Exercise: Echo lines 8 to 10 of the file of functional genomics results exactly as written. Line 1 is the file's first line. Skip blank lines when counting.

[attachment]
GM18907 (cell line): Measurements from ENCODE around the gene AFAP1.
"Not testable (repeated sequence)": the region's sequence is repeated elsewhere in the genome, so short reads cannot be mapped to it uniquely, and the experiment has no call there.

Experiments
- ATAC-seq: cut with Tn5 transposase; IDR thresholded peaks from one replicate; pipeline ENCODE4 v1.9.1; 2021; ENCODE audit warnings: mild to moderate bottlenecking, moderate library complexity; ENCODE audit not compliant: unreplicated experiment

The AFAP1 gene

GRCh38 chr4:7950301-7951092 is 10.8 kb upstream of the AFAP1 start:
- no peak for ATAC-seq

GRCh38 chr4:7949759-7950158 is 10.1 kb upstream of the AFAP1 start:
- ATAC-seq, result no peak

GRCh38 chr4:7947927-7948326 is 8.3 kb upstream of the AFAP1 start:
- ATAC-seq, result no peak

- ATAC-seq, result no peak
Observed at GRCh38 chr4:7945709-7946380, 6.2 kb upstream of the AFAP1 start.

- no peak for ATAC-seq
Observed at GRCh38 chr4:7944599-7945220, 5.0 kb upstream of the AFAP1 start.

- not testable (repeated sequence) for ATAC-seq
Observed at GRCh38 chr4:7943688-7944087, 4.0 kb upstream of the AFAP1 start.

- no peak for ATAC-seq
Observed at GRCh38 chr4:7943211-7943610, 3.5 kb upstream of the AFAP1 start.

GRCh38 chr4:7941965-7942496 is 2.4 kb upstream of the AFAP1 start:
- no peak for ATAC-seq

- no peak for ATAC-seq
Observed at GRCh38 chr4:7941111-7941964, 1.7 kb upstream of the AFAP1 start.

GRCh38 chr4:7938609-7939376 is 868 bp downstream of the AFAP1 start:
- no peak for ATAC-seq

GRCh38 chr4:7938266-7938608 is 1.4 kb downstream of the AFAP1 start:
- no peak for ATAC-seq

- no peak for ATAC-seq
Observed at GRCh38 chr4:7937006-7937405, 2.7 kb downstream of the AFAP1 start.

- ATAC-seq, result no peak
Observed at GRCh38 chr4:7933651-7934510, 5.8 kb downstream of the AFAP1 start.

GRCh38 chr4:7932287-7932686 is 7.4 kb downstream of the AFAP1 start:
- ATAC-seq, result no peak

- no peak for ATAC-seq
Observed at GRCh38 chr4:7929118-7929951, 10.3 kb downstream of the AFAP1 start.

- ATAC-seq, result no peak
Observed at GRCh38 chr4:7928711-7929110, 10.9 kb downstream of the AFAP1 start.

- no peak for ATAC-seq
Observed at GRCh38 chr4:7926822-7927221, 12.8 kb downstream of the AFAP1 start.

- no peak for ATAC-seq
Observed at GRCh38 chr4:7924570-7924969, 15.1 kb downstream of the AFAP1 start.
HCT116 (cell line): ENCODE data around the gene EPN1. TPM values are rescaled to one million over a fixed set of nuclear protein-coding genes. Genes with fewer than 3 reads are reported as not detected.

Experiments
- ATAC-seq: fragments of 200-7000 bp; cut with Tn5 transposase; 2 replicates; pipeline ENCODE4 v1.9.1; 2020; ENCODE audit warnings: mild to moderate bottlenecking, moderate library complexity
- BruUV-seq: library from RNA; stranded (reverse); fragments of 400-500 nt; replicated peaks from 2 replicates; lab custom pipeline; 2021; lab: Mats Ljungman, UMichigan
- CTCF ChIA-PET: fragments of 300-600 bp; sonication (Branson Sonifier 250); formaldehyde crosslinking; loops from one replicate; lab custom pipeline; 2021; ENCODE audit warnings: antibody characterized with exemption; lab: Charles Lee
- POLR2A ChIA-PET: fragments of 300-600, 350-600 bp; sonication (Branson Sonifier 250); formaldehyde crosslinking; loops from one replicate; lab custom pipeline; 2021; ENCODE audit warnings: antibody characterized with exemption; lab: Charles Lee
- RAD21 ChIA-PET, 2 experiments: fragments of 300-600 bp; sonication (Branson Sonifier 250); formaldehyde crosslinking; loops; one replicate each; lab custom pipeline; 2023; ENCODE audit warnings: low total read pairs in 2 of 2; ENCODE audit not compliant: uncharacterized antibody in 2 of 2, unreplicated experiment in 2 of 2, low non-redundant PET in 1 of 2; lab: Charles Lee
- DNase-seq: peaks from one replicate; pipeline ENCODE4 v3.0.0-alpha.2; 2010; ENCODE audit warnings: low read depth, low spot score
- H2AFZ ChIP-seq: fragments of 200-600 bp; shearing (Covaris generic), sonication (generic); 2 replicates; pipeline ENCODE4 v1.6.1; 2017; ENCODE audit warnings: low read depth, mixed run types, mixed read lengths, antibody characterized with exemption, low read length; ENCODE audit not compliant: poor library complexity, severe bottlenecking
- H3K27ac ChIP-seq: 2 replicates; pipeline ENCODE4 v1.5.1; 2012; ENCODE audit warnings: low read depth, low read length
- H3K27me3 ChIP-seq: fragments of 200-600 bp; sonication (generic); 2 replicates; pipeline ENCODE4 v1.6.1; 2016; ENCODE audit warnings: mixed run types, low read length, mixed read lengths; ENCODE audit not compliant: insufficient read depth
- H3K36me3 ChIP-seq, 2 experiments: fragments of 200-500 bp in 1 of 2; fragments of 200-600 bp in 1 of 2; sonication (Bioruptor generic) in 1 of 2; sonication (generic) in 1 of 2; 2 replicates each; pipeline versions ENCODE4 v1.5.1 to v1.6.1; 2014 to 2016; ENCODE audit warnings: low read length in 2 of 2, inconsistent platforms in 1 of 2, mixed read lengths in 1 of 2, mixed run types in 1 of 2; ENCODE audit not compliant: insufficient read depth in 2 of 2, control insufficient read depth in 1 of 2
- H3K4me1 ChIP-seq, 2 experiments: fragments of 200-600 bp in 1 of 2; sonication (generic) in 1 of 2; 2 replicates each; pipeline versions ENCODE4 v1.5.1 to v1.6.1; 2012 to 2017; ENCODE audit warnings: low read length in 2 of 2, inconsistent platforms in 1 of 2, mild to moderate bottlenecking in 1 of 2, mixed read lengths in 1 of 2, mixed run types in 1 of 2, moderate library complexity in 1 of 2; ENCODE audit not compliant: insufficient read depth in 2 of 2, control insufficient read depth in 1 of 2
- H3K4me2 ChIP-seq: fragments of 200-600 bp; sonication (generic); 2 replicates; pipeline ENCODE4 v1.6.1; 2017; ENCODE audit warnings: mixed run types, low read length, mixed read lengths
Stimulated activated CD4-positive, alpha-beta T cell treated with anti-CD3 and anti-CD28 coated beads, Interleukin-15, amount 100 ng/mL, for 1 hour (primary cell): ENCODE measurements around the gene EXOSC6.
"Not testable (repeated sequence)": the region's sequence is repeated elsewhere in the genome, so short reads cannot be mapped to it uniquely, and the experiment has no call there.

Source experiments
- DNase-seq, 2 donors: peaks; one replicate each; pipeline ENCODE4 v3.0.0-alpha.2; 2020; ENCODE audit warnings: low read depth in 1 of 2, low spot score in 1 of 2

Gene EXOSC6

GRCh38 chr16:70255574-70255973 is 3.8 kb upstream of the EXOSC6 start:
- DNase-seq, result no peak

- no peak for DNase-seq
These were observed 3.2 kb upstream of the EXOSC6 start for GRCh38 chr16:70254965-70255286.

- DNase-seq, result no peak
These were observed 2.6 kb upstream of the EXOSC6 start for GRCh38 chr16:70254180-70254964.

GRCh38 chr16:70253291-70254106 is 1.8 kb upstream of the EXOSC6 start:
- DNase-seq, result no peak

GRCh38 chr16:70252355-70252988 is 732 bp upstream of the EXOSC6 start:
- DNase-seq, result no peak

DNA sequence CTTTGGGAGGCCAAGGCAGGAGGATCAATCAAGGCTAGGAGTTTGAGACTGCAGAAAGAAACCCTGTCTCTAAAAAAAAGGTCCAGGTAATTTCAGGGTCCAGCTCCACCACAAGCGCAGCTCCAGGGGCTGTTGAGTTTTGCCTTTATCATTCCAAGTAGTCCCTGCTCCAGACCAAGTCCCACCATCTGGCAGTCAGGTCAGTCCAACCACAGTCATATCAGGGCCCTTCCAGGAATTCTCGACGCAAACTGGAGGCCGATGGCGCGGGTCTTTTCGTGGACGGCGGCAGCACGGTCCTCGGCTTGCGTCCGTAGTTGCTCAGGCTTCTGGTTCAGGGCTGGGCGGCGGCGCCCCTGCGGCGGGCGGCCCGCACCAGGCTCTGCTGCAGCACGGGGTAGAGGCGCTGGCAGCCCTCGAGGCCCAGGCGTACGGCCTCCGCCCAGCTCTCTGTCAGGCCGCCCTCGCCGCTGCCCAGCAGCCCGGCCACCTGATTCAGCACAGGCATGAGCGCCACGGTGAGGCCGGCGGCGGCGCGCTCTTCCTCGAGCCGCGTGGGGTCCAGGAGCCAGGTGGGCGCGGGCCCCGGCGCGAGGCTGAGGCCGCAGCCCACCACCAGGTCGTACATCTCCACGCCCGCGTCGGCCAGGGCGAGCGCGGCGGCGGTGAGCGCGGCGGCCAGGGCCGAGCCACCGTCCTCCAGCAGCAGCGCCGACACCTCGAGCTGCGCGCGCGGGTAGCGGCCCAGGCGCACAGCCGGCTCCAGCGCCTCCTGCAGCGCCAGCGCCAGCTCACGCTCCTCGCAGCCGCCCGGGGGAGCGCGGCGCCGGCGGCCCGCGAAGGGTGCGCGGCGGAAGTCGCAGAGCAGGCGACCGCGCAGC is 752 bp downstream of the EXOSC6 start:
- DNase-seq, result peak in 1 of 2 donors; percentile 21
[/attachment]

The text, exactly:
GRCh38 chr4:7949759-7950158 is 10.1 kb upstream of the AFAP1 start:
- ATAC-seq, result no peak

GRCh38 chr4:7947927-7948326 is 8.3 kb upstream of the AFAP1 start: